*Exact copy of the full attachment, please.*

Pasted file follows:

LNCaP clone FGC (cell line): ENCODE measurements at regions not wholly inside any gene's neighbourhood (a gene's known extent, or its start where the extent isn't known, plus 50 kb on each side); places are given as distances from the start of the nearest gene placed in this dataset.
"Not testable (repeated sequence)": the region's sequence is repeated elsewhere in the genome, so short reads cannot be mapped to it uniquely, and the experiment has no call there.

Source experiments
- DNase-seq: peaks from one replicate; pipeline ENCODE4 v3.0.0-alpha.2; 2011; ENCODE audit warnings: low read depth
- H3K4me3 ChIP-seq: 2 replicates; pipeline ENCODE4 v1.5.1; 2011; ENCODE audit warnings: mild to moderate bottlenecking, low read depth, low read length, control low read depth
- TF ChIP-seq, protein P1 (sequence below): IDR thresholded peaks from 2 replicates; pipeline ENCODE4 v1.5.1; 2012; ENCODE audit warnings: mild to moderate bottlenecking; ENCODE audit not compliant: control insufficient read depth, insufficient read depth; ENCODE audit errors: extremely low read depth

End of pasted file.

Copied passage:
LNCaP clone FGC (cell line): ENCODE measurements at regions not wholly inside any gene's neighbourhood (a gene's known extent, or its start where the extent isn't known, plus 50 kb on each side); places are given as distances from the start of the nearest gene placed in this dataset.
"Not testable (repeated sequence)": the region's sequence is repeated elsewhere in the genome, so short reads cannot be mapped to it uniquely, and the experiment has no call there.

Source experiments
- DNase-seq: peaks from one replicate; pipeline ENCODE4 v3.0.0-alpha.2; 2011; ENCODE audit warnings: low read depth
- H3K4me3 ChIP-seq: 2 replicates; pipeline ENCODE4 v1.5.1; 2011; ENCODE audit warnings: mild to moderate bottlenecking, low read depth, low read length, control low read depth
- TF ChIP-seq, protein P1 (sequence below): IDR thresholded peaks from 2 replicates; pipeline ENCODE4 v1.5.1; 2012; ENCODE audit warnings: mild to moderate bottlenecking; ENCODE audit not compliant: control insufficient read depth, insufficient read depth; ENCODE audit errors: extremely low read depth